: The Northern Tip
29th May 2008
goodness for people who have an eye for detail. Enthused
by our successful use of bus passes last week, I had
a cunning plan that would enable Tony to make
big inroads into his Eastern Fells deficit. We
would ditch the car at Windermere, take the bus to Ambleside,
cross the high fells to Patterdale and catch the bus
back to Windermere. Fortunately Bryan had the
good sense to read the small print. He was therefore
able to warn us that the wait for the return bus might
be rather too long as until 21st July it only ran at
revised plan switched attention to a couple of the remoter
peaks in the Northern Fells- Carrock Fell and High Pike.
No bus but a rather long drive, not that it is
any great hardship driving up via Keswick to the upper
right hand side of the Northern Fells
at this time of
year. Especially as the weather had still not
really broken and a decent day was expected.
stop was at Mungrisedale's
lovely little St
Kentigern's Church with its triple decker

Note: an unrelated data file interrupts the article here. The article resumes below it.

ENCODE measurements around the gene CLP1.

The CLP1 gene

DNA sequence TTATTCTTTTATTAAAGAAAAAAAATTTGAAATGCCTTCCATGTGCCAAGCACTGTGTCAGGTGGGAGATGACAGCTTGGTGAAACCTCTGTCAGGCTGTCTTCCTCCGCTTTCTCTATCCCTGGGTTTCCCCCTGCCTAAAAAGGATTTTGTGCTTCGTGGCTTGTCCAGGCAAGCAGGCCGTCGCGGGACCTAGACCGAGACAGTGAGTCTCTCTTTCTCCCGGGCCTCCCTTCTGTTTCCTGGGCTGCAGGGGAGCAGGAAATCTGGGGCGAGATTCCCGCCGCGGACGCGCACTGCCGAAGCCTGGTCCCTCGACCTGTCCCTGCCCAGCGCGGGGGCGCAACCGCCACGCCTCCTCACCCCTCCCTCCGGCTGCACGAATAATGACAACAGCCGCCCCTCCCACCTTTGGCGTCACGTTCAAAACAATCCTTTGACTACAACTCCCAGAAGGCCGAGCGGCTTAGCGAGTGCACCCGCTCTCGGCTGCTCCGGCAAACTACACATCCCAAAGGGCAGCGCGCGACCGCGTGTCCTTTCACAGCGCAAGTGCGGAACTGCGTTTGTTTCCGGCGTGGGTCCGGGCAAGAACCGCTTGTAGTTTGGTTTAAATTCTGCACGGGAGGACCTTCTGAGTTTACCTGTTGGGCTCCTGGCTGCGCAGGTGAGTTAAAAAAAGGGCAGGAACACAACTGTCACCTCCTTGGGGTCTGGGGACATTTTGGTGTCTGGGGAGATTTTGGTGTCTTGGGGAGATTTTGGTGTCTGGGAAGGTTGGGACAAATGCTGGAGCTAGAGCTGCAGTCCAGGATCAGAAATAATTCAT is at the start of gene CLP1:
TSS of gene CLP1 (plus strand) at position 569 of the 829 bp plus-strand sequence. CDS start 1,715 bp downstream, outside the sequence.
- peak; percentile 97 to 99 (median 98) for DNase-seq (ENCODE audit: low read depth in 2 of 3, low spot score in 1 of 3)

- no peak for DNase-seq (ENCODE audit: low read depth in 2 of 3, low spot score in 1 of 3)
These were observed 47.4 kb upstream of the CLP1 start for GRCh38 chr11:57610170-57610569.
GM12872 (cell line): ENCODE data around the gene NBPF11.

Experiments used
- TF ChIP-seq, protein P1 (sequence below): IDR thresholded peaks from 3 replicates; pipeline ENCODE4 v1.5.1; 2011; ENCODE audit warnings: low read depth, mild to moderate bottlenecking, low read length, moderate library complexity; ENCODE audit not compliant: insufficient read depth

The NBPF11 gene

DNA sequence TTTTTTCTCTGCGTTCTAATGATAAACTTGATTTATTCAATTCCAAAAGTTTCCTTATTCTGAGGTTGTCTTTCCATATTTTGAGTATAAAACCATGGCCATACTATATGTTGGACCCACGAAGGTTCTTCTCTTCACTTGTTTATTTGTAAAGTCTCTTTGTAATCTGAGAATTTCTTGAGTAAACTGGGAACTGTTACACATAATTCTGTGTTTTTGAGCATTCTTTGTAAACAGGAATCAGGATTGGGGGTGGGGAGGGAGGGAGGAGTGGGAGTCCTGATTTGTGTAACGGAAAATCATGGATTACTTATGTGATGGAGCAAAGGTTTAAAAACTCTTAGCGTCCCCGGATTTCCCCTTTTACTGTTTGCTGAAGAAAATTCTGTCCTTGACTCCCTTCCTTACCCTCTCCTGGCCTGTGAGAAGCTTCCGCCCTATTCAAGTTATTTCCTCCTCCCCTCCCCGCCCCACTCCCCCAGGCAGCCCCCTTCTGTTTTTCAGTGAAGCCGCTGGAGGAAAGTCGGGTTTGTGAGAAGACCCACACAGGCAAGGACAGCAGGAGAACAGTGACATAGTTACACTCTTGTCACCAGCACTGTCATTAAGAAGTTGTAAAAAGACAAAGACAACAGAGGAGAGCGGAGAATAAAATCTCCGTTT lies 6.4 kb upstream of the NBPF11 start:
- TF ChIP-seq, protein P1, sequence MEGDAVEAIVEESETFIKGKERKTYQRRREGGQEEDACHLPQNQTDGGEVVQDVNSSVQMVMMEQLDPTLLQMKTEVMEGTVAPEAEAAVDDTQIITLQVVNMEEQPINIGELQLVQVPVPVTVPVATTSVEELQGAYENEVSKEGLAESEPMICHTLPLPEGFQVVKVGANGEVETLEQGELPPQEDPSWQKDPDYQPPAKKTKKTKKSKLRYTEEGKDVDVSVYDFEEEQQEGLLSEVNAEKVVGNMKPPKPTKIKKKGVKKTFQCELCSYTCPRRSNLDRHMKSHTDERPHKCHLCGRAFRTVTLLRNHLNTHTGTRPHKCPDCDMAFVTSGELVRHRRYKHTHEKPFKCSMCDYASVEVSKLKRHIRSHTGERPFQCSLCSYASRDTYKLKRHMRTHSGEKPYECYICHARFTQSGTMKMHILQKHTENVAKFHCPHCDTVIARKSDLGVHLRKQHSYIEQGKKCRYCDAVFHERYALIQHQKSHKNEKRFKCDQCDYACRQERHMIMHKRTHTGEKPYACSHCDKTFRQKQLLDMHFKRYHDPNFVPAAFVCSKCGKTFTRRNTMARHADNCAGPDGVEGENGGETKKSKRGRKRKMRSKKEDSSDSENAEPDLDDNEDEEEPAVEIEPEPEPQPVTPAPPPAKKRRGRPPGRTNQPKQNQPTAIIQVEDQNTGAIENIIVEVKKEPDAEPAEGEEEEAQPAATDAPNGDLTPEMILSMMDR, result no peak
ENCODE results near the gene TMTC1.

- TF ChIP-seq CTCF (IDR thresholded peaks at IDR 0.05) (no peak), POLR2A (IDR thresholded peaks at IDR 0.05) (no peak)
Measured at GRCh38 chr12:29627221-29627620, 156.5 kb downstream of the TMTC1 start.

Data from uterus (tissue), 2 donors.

pulpit and variety of embroidered kneelers. Kentigern,
it seems, was the Bishop of Glasgow in the sixth centruy.
I didn't even know there was a Glasgow in the
sixth century, never mind a Kentigern.
parked near Stone Ends Farm and intended to take the
gently meandering footpath up the hill. However
the route on the map was replaced on the ground by a
rather steeper path that took the direct ascent alongside
a fortunately dry Further Gill.
was a fairly severe pull but the redeeming
feature was that a youth of less than half
our age was making much heavier weather
of it than us!
Tony, with the residue of eight pints of
lager still in his system yet looking like
an Italian tank commander, was climbing
faster, after a bit of encouragement from